Making the unconscious conscious in facilitation and training

"For years I was the chairman of a working group; I guided young children and organised workshops with youngsters; I assisted youngsters with home work classes and language training. However, it was all done intuitively. We never got didactical methods on how to guide people and groups in their learning proces. However, it worked. I had a passion to do it and had a good relationship with the youngsters in stimulating their personal growth." These were some of the introductions participants shared during the training 'Basic Facilitation Methods' attended by Development Professionals. The training was organised at ICCOenKerkinActie & Togetthere on the 16th and 17th June, 2011 and was led by Simon Koolwijk

Many people already have a lot of skills and knowledge in teaching and transfering knowledge, but are not aware about their capacities. The 'KOLB' learning cycle is an excellent tool in making the unconscious capacities conscious. Eighty percent of training, is composed of facilitation. The trainer asks questions and stimulates people to dig into their tacit knowledge. Tacit knowledge is the practical and intuitive knowledge people gained through working and life experience. ' Direct experience' is the first phase of the KOLB learning cycle. People become aware of the topic by answering questions. During the second stage, 'Reflecting on the experience' people take a step back and analyse and discuss what they did in the first phase.
During the third phase, 'Generalization of the experience', the unconscious is made conscious by giving significance and meaning to what was discussed in the first two phases. This is the stage where the trainer adds theoretical knowledge or models to what the group discussed. In the fourth stage, 'Applications' the participant applies what was learned in the third stage. The participant has gained 'Conscious Competence'.
According to the brainlearning principles transfer of knowledge is likely to be successfull when:
The trainer makes use of the context (worksituation) or workhistory of the trainee. 80 - 85 % of the training is based on asking questions and facilitation. Only 15 - 20 % is based on transfering information from the trainer to the audience.
The trainer creates a positive learning environment and builds on successes from the past, applies appreciative inquiry.
The trainer creates a safe environment, where people feel safe and comfortable. Space and time for informal contacts is essential. The most practical and valuable information is shared during the informal moments. The formal moments are the platform for the starting process of new behaviour and inspiration.

Other important and crucial factors are the willingness and eagerness of the participants to change. Drive, passion, curiousity and energy are important pré-conditions for the participant to adapt new behaviour. Practical assignments applying the lessons learned within 6 weeks after the training are essential in embedding learning. In case the participant does not get the opportunity of its employer to apply the lessons, than the trainee should have the drive and create the opportunity to apply the lessons. Otherwise valuable lessons get lost. The key challenge for a facilitator or coach, is to get the group or participant into the 'drivers seat'. LSA (Listening, Summarising and Asking in-depth questions) is a helpfull tool to dig deeper into people assumptions about changing and learning. The moments people show emotions, such as anger, sadness, fear and enthousiasm, the facilitator addresses and checks this behaviour and asks what is underneath. Whenever people feel strong emotions, knowledge or lessons sustain.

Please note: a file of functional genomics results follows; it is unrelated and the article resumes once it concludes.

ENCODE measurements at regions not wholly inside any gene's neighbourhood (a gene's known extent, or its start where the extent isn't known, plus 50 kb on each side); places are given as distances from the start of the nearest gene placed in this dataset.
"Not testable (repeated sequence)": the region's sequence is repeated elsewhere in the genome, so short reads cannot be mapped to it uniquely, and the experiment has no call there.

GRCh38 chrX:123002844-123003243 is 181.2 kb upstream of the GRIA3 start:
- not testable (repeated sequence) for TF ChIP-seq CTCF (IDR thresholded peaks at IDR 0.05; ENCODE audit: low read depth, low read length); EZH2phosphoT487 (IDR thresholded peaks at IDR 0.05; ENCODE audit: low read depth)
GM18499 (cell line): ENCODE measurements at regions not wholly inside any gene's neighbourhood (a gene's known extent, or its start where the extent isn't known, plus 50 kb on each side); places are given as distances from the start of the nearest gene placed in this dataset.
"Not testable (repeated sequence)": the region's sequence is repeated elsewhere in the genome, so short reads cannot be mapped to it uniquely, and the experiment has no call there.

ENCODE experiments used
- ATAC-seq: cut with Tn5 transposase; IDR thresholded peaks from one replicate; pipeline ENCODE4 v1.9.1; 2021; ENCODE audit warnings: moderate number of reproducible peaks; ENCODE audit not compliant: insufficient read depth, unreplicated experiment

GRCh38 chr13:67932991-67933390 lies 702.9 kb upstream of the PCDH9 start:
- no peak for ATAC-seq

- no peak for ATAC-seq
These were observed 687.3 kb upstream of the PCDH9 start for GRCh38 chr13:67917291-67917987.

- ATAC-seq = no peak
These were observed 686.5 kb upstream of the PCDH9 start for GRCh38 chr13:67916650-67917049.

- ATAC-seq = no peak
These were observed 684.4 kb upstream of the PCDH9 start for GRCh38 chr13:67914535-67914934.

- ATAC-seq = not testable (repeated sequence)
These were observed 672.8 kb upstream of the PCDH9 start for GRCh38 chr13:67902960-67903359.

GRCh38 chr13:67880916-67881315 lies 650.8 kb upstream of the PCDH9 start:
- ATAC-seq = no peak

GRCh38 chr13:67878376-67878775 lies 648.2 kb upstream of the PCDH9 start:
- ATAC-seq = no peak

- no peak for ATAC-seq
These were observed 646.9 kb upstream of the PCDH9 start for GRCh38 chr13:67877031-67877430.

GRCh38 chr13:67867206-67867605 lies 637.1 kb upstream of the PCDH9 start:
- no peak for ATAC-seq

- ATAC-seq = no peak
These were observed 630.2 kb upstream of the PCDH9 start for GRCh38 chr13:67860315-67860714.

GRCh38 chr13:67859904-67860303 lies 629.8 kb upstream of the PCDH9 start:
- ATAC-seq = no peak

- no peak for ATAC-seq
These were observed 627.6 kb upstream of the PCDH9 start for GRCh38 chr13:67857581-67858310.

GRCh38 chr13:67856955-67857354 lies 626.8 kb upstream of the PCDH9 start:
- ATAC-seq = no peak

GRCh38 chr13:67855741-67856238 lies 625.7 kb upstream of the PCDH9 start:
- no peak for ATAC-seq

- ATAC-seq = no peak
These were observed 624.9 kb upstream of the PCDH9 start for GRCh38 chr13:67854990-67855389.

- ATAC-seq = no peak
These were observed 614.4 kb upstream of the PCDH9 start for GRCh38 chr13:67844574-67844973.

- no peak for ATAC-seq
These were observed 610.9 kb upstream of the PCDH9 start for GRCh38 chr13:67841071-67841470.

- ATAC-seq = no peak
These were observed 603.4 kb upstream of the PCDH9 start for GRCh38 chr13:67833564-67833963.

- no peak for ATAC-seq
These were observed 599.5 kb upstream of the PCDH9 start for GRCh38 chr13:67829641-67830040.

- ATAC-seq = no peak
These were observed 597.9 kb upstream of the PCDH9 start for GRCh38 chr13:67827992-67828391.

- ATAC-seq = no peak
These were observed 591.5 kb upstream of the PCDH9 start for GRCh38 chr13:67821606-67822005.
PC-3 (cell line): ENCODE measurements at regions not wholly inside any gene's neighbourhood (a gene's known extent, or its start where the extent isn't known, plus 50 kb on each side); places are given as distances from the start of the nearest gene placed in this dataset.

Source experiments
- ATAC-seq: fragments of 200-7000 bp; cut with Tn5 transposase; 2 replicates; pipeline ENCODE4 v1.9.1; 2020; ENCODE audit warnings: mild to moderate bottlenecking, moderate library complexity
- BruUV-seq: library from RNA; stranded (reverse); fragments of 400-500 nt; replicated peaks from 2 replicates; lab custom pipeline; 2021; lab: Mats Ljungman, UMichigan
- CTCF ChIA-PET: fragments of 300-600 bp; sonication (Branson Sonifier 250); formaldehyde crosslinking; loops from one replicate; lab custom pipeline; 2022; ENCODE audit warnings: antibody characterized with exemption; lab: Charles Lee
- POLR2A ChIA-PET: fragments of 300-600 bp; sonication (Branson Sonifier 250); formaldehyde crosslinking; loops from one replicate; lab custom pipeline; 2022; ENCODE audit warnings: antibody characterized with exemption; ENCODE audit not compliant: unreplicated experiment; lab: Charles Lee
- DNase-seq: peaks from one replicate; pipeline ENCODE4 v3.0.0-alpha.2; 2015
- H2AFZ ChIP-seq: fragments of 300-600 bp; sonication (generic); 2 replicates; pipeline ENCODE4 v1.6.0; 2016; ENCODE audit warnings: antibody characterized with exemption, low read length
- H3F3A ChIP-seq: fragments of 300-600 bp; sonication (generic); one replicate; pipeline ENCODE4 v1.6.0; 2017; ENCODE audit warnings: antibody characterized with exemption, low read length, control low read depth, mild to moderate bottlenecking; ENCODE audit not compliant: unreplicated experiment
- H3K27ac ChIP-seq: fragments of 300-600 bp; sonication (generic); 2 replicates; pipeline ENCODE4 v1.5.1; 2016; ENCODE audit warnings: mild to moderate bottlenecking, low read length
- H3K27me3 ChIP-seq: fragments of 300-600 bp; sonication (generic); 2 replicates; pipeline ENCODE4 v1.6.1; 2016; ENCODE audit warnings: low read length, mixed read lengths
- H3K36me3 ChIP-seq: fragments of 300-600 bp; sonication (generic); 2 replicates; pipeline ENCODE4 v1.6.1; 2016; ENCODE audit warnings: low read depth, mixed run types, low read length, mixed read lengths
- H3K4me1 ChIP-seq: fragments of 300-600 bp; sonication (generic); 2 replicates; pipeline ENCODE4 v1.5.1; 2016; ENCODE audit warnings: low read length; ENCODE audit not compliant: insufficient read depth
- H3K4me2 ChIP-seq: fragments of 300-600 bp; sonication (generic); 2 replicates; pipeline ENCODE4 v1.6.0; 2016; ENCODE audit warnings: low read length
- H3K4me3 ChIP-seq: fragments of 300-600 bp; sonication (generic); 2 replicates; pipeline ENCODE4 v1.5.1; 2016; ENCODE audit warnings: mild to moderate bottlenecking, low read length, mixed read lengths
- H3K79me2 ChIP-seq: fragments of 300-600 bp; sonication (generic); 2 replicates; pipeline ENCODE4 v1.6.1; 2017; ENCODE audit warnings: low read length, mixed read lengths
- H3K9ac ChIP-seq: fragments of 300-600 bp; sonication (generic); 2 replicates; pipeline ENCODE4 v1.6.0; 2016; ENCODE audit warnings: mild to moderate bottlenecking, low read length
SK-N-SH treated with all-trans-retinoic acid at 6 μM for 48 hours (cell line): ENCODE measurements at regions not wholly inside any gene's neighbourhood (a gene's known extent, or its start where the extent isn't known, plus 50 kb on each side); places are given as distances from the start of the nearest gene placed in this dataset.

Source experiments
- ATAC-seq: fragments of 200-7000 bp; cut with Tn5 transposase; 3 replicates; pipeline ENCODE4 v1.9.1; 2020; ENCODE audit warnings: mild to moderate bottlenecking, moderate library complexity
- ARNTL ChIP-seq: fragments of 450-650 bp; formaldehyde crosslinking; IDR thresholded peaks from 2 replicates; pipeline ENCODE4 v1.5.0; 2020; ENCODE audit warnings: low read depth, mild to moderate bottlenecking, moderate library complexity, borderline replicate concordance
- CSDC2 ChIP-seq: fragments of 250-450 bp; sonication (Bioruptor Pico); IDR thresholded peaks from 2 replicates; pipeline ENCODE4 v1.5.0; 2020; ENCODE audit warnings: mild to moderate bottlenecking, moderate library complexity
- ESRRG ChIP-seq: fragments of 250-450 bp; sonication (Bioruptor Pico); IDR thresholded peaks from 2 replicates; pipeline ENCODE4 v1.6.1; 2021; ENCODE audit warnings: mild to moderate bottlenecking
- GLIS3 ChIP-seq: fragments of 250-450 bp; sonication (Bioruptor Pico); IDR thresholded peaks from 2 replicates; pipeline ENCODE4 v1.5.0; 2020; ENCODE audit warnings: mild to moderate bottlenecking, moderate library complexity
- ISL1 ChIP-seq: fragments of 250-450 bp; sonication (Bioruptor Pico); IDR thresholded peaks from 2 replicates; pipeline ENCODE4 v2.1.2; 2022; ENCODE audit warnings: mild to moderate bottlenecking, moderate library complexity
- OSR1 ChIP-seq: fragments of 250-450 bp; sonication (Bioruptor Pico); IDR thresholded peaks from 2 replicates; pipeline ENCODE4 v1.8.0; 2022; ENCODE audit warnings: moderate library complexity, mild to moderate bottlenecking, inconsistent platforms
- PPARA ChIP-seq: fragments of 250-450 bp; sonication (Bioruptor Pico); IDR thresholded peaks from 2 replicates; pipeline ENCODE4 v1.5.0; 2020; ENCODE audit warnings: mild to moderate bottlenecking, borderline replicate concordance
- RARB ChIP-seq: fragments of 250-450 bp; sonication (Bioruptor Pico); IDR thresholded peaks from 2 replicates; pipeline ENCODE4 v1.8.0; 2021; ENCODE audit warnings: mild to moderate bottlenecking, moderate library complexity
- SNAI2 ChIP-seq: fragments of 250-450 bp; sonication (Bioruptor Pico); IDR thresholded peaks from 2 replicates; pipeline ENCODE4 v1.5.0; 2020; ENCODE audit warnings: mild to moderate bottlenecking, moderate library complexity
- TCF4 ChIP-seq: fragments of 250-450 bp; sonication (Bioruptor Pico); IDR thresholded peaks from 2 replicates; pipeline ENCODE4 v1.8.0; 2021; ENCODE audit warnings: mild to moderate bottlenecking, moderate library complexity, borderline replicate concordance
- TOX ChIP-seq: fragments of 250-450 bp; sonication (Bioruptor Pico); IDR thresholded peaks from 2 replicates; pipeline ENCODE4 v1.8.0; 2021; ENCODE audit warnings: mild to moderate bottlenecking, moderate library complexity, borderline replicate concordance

NLP (Neuro Linguistic Programming) and the book from Anthony Robbins , the Unlimited Power, describes the essential elements what makes people successfull in learning and performing.

The learning theory from Professor Sugata Mitra is a fascinating one. Through the project 'Hole in the Wall', he made computers available for young people in slum areas. Within three days the youngsters became capable in working with the computer without any assistance from trainers or teachers. Sugata Matra tries to show through this project, that people have capacitiets within their group to solve complex problems and make things work with limited outside assistance. The role of the trainer or facilitator is to ask the people challenging questions, which make them active instead of wondering 'Why should I learn this?'.
See video:

Another model for learning is the "Four Stages for Learning Any New Skill". This theory was developed at the Gordon Training International Institute by Noel Burch in the 1970s. The model suggests that individuals are unconscious of their incompetence. As they recognise their incompetence they become conscious of their incompetence. As they recognise their incompetence and have a strong desire to acquire the skill, they get conscious competence. It takes average 6 weeks to adapt new behaviour and it takes more than 10.000 hours to master a profession. This is the stage the skill has become a 'second nature'. The is the stage of 'unconscious competence'.


Popular posts from this blog

Outcome Mapping versus Logical Framework Approach

Sticky wall: A helpfull tool for facilitation!

Outcome harvesting – an excellent tool for evaluating projects in complexity!